Fresh grads and students could fill up their time by volunteering.
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A novel experience as a volunteer at the Covid-19 vaccination centre (PPV) is the last thing that Jared Sandis James, 23, had expected.
He had just finished his diploma in logistics recently and was looking for a full-time job.
But in this current weak economy due to Covid-19, it’s challenging to find a matching job.
While stuck in an unemployment quandary, he decided to distract himself from the troubling picture by volunteering at the SPICE Convention Centre (SPICE CC) in Sungai Nibong.
“The allowance of RM50 per day certainly helps. Before that, I was jobless for more than three months,” he said with an awkward laugh. “But as volunteers, we would have done it even without the money.”
Most of the time, he helps people to fill up forms, especially those who are illiterate.
Using simple vocabulary and short sentences, James creates a climate of confidence and trust as people take their vaccine shots.
James, who hails from Simpang Ampat, volunteers five days a week, eight hours per day.
Nur Syazwani Khairul Azhar, 23, never thought she would be working as a volunteer at a PPV.
The Universiti Teknologi Mara (UiTM) student from Gelugor is currently in the midst of a semester break.
In August, she had just finished her final year papers when she learned that PPVs were looking for volunteers.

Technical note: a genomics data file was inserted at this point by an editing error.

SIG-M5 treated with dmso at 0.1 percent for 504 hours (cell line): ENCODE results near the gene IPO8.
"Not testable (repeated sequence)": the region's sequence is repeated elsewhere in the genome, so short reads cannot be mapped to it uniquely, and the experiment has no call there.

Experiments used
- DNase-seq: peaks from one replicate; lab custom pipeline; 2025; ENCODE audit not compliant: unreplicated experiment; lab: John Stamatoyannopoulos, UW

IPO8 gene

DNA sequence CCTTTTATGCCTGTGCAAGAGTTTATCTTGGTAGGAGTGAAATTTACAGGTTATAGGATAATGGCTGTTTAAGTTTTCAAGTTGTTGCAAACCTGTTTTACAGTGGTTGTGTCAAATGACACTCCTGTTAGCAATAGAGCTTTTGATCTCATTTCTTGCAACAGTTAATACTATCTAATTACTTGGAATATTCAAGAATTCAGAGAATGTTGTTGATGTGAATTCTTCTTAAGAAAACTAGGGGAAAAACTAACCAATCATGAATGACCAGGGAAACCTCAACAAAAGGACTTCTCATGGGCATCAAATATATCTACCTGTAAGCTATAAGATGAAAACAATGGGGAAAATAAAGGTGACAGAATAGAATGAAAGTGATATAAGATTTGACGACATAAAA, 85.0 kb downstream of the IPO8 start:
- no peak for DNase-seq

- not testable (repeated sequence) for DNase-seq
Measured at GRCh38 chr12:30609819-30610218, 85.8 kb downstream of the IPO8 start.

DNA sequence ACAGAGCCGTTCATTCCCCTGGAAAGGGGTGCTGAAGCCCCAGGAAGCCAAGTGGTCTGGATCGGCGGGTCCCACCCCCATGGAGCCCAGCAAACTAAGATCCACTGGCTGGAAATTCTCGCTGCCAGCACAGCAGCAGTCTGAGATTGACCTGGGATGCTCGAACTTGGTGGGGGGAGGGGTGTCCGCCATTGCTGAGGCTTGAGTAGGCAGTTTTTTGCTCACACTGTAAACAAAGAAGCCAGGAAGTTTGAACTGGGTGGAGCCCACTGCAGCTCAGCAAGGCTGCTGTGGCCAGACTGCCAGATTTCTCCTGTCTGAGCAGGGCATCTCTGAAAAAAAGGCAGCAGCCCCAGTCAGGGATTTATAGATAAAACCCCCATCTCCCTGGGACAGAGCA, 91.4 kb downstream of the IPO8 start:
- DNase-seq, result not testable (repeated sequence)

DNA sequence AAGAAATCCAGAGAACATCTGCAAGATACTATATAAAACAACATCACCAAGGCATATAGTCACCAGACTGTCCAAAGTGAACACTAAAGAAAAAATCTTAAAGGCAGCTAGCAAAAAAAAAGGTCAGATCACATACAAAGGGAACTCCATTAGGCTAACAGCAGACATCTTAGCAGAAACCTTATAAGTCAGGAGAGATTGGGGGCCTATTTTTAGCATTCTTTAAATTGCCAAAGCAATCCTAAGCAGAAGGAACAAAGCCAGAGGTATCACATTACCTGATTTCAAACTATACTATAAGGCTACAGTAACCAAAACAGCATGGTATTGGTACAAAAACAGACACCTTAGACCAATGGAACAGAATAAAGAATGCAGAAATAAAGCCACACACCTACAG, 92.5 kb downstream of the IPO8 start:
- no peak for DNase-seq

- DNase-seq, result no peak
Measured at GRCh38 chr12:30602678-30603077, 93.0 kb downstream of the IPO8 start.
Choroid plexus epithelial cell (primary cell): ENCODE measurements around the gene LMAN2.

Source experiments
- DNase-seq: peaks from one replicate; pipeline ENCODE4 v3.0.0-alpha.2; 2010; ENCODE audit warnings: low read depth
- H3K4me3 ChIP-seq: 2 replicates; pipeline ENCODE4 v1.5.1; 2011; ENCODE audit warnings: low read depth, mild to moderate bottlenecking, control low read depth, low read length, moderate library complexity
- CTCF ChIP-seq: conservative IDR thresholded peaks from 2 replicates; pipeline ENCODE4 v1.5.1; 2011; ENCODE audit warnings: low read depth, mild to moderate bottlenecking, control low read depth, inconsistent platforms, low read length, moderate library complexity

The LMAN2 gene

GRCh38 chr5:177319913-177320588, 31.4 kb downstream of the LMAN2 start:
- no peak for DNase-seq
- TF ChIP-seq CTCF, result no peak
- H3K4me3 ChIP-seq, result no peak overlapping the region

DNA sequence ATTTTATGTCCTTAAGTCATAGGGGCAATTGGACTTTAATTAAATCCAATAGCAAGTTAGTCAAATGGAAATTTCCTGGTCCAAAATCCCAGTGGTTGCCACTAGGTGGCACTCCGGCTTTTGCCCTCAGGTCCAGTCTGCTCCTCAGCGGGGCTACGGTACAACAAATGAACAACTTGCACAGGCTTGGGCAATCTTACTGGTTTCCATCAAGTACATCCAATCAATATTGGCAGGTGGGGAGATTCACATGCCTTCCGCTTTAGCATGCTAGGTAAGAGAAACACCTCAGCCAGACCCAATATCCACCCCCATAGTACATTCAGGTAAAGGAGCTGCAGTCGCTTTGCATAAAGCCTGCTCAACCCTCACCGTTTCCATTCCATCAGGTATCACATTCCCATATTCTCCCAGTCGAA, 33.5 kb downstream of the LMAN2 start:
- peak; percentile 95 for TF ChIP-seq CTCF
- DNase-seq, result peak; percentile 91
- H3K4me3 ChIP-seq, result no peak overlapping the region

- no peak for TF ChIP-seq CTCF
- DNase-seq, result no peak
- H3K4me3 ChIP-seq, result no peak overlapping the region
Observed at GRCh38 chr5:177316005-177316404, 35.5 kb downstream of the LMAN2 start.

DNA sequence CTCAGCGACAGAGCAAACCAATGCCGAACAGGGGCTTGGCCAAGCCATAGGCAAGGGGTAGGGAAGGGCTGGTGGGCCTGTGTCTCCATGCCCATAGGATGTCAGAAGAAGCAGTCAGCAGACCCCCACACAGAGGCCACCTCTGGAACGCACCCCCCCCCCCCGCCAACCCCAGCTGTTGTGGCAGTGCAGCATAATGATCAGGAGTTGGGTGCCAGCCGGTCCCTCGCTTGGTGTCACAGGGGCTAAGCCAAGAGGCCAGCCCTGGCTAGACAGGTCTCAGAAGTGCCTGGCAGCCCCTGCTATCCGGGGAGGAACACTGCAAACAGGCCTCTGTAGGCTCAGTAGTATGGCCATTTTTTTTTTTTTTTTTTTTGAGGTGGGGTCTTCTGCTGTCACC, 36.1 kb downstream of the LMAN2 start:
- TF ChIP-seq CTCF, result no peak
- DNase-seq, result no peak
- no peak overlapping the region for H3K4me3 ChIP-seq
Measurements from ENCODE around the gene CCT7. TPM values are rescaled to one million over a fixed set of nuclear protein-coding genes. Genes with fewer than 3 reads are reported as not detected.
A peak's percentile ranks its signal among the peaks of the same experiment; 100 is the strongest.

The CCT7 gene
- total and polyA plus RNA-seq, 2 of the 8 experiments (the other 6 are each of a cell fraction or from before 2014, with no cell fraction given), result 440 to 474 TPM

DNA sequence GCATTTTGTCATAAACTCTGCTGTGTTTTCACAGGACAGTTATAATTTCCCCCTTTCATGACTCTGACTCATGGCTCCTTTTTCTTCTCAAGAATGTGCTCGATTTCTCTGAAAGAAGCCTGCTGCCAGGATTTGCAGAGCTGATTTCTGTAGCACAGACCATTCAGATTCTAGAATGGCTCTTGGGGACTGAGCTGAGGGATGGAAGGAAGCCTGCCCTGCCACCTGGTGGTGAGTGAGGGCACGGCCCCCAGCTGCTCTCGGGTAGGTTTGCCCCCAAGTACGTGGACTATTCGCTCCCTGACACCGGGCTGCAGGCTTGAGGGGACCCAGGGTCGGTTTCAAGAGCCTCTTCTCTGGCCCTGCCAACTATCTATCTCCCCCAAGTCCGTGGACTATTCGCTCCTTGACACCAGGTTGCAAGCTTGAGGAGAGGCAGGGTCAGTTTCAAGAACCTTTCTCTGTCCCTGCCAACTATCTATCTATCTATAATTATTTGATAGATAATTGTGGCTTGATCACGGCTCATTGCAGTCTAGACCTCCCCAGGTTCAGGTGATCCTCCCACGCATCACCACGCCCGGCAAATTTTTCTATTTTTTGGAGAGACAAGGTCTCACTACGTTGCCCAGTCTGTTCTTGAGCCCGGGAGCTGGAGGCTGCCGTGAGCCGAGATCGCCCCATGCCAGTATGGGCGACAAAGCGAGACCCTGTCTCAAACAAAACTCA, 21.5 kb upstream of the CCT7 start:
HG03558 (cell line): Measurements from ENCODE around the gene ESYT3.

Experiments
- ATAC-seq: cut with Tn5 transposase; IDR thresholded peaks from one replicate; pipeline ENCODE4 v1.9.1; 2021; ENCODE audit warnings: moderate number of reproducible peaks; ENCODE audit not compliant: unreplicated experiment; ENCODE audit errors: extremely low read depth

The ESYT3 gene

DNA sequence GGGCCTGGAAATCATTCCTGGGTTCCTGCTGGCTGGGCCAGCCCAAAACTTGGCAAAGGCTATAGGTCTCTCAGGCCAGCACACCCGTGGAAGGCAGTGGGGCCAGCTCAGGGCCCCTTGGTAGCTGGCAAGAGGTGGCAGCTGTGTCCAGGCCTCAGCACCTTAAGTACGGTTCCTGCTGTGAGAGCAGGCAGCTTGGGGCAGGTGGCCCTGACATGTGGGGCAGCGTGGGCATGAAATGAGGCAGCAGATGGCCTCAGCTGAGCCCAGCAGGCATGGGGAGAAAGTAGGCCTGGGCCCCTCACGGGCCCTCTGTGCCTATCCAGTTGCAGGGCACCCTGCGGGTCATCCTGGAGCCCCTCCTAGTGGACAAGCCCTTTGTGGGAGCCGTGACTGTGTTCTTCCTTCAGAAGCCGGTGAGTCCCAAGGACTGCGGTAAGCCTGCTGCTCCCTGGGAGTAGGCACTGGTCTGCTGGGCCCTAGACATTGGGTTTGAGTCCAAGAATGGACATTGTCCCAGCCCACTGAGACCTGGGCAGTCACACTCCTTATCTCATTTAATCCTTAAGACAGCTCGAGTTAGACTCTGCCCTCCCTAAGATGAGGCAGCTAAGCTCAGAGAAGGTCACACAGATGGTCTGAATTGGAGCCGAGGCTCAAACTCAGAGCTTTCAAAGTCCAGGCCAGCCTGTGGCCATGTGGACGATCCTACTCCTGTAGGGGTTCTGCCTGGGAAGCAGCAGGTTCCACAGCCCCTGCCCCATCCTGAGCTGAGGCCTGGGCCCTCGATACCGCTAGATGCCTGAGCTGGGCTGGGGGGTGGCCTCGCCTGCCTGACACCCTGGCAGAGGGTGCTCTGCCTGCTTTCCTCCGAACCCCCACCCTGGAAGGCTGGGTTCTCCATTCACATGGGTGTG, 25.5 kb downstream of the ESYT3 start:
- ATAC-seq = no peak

“I was fearful of contagion, and my parents were also hesitant. But I decided to give it a shot anyway.
“I invited my friends to join me, but they are also fearful,” said Nur Syazwani.
In overcoming her fear, volunteering has instead become a way for the business student to help reduce her parents’ burden.
Being the eldest of four siblings, she does not want to lean too much on her parents for financial support.
She works hard, at times volunteering for up to two weeks without rest.
Nur Syazwani is happy to volunteer with people from all walks of life, including mother of one Mah Su Mei, who was twice her age.
The 47-year-old church worker from Island Glade responded to the call for volunteers after reading about it on social media back in June.
“I was worried about infecting the family, but my husband was supportive,” said Mah, who just wants to give back to society.
It was quite hectic during the first two months, but now the crowds are getting lesser by the day, sometimes down to a trickle.
She praised the government for taking care of the volunteers.
Besides the monetary allowance, the volunteers are provided with three meals per day. “We eat well, including biryani rice and curry chicken,” said Mah.
The much lesser crowd at the PPV these days gives her hope that things will get better, but Mah remains cautious.
“As more people are vaccinated, we’ll get closer to normal,” she said. “But definitely not in the near future.”